The FSA's comparative tables have taken quite a pummelling over the past
few weeks. Having previously decided to exclude past performance data as
well as any measure of risk, the unit trust tables are now set to include
little more than details of charges – a fact that the industry believes
will render them useless and even misleading.
The worry has been that tables which only compare funds in terms of costs
will mislead investors into believing that cheap means good. Research
conducted by investment service Shouts for Money Marketing has, however,
clearly revealed that this is not the case.
Using data from Lipper, Shouts first looked at the 152 actively managed
funds in the UK All Companies sector which have a track record of more than
five years and analysed their performance in comparison to their charges.
The results offer compelling evidence of the need for the inclusion of past
performance statistics in the FSA tables.
Of the 63 funds with an annual management charge of 1.5 per cent, the
average return on a lump sum investment of £1,000 was £1,911.
For the 41 funds with an AMC of 1.25 per cent, the average return fell to
£1,898 and for the 41 with a 1 per cent AMC, the return was lower
still at £1,847.
Although perhaps less statistically significant because of the small
sample size, the two funds with an AMC of 0.5 per cent returned only
In the North American sector, the results showed an even clearer
difference in average returns between the top and bottom-charging funds.
The 44 funds with an AMC of 1.5 per cent returned £2,396, while the
five with an AMC of 1 per cent averaged just £2,065.
Shouts managing director Roger Bevan says: “The average return produced by
funds with a higher level of annual management charges is better than the
average return for funds with lower charges. It could be highly misleading
for the FSA's tables and supporting information to sway investors towards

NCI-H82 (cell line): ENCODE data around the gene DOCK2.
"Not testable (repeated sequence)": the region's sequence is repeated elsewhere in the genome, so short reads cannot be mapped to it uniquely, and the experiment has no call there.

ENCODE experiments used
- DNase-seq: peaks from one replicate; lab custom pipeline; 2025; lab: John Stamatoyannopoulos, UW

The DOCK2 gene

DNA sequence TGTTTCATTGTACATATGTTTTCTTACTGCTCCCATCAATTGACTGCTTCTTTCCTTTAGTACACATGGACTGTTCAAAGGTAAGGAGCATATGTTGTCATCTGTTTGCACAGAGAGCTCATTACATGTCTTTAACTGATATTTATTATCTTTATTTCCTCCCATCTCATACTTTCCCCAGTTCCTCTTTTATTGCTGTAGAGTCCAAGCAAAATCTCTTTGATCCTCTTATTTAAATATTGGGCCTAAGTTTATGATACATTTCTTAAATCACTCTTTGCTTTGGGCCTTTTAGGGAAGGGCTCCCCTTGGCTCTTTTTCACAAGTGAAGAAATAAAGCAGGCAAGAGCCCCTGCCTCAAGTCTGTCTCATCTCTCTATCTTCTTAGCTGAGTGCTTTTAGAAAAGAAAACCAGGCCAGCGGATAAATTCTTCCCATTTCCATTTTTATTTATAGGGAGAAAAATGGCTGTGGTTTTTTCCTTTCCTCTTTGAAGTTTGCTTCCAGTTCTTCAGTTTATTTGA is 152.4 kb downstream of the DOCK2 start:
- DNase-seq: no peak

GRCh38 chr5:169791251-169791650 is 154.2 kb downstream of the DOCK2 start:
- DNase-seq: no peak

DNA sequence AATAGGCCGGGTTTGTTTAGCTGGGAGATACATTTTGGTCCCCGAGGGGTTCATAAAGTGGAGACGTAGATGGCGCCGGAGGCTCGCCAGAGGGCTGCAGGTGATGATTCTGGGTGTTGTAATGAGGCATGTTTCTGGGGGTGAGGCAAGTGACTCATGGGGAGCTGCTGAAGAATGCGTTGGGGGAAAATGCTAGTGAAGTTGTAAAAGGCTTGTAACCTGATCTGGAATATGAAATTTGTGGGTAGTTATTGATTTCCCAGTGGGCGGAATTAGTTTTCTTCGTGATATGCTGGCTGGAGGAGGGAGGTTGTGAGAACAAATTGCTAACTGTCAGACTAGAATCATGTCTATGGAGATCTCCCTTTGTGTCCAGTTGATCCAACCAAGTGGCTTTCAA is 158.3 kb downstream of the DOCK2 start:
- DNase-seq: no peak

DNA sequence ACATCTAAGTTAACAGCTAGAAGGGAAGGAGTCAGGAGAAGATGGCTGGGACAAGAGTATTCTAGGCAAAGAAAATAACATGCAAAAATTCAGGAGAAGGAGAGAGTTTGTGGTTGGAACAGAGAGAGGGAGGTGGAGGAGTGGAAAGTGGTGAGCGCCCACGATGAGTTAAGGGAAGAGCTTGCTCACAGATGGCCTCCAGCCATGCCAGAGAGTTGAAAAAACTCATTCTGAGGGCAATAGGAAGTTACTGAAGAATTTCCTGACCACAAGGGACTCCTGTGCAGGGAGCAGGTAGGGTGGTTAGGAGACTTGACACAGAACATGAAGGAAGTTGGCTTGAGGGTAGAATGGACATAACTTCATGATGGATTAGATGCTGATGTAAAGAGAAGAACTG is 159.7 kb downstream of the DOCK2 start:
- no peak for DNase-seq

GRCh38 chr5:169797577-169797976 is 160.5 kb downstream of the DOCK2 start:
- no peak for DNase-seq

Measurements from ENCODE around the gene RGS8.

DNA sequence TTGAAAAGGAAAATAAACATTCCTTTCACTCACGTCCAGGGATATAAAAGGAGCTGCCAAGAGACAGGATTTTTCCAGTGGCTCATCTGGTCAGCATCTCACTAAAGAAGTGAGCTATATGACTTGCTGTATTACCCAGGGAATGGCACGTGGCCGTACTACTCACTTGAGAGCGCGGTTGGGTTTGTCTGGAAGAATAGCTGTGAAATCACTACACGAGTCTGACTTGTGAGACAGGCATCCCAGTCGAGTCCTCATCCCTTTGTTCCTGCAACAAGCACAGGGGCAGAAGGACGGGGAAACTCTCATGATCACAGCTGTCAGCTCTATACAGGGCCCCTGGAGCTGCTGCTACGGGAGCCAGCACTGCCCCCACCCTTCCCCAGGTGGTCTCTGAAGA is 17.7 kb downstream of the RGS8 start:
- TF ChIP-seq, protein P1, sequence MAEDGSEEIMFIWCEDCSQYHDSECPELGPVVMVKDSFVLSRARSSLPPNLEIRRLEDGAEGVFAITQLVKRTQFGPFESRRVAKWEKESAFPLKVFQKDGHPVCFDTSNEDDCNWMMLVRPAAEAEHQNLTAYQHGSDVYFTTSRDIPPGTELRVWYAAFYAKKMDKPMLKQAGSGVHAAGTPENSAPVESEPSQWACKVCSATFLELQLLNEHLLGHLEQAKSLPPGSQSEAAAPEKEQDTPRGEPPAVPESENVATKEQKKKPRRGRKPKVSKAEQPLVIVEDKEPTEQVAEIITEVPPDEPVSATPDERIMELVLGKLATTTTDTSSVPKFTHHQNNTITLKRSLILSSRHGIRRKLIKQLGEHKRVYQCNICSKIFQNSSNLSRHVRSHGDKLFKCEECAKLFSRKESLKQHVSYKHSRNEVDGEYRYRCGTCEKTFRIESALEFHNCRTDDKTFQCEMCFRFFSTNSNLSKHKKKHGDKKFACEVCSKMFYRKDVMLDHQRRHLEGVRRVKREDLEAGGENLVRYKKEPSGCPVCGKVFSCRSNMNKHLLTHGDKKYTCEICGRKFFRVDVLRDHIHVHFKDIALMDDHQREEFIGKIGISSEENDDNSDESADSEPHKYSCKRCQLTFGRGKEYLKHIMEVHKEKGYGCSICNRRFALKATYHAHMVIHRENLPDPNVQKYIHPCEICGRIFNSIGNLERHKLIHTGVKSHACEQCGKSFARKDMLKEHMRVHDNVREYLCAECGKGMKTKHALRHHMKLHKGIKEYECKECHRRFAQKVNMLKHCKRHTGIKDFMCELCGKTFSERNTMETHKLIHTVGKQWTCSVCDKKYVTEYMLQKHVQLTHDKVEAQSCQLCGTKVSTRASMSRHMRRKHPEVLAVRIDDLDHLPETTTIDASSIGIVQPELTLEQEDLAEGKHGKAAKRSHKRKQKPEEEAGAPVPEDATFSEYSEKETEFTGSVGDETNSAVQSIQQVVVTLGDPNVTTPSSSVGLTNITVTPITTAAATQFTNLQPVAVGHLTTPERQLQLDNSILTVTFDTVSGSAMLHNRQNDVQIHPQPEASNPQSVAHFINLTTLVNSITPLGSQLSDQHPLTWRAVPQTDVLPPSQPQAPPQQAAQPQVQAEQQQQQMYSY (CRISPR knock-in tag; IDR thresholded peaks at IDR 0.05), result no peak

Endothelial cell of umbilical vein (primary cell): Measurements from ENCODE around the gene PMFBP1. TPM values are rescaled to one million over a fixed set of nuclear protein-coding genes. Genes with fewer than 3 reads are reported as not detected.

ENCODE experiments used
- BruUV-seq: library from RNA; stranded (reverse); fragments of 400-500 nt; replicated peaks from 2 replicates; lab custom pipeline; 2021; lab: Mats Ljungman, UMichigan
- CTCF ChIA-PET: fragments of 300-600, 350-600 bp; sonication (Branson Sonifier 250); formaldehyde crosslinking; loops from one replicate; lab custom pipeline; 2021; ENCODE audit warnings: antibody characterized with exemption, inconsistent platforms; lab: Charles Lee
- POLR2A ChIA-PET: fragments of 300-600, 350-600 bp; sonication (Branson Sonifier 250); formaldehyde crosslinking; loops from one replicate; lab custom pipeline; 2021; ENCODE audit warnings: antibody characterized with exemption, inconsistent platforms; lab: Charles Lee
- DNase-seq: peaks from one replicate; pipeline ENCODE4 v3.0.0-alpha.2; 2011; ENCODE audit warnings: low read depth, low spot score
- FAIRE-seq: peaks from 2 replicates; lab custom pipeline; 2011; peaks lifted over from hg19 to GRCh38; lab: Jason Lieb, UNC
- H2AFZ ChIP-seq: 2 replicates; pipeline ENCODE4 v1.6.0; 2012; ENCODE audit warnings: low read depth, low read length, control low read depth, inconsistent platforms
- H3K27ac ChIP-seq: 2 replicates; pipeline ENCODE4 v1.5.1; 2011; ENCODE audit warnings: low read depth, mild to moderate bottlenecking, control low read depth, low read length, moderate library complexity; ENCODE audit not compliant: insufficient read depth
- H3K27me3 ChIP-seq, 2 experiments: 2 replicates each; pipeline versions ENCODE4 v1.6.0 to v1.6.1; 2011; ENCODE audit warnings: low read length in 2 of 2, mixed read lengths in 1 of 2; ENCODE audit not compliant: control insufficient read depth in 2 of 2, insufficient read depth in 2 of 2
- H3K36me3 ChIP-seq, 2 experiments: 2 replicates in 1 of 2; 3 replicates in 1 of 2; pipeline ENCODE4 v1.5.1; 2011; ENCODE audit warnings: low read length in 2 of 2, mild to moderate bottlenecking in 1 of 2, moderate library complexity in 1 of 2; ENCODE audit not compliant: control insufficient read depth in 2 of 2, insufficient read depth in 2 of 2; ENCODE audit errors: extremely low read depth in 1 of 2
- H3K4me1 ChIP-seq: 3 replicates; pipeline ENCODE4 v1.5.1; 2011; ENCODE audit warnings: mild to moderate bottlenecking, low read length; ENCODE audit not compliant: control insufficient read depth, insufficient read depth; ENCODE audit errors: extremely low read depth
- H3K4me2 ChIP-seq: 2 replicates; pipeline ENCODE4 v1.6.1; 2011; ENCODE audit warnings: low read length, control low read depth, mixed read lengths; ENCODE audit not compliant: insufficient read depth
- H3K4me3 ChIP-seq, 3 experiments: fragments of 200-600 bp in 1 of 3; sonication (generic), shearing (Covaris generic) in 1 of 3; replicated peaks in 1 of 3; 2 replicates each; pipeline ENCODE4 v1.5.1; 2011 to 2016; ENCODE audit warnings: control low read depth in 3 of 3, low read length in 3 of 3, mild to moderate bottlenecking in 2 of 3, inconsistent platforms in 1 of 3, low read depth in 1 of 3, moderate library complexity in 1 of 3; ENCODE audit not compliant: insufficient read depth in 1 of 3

choosing funds on the grounds of lowest annual charges.”
The research is the second blow to the FSA's tables in just a few weeks,
following Skan-dia's attack on the regulator's stance on past performance
The FSA is still standing by its decision not to include past performance
data in the tables, on the basis that it believes it provides no guide to
However, Skandia has put together a strong presentation, proving that
although past performance data can be misleading, it is wrong to discount
The FSA now has a dilemma . The tables, which are set for launch in a
matter of weeks, are welcome by almost no one in the industry in their
current planned format.
While factors such as past performance figures have been eliminated due to
concern that they may be misleading, the industry has now turned the
argument on its head, accusing the FSA of being misleading by eliminating
The FSA says it has been consulting the industry thoroughly on how to
compile the tables and will make it clear they are not a substitute for
advice. However, IFAs are concerned that the power of any tables endorsed
by the regulator will carry serious weight with private investors.
Plan Invest joint managing director Michael Owen says: “The FSA says they
are only a guide but we all know investors will look closely at these
things. My worry is they are going to single out costs, when there needs to
be consideration of past performance, risk and a whole host of factors.
Cost is only one factor.
“The statistics show that you would be foolish to buy anything on cost
alone. People would not buy the cheapest suit they could find, so why
should they buy the cheapest financial product?”
The upside of focusing on cost is that the tables may at least put
pressure on companies to bring down charges across the board. But Owen
believes that although they may prompt more Cat funds, which have to keep
their AMC below 1 per cent, this will only confuse the marketplace. He
believes it is unlikely the tables will prompt universal charge cuts but
admits the environment will certainly make it difficult for firms to raise
IFAs are understandably riled by the FSA's latest initiative. In a year
which has seen the first step towards depolarising the advice market, IFAs
have felt victimised by the Government and regulator and the tables have
come as yet another kick. It is yet to be seen exactly how they will be put
together and what they will include but it is clear they will not be the
creation the industry had at first hoped for.
Michael Philips partner Michael Both believes it is yet another move which
shows the regulator's loathing for IFAs. He says: “We are all thieving
swine to them. If they carry on like this they will put most of us out of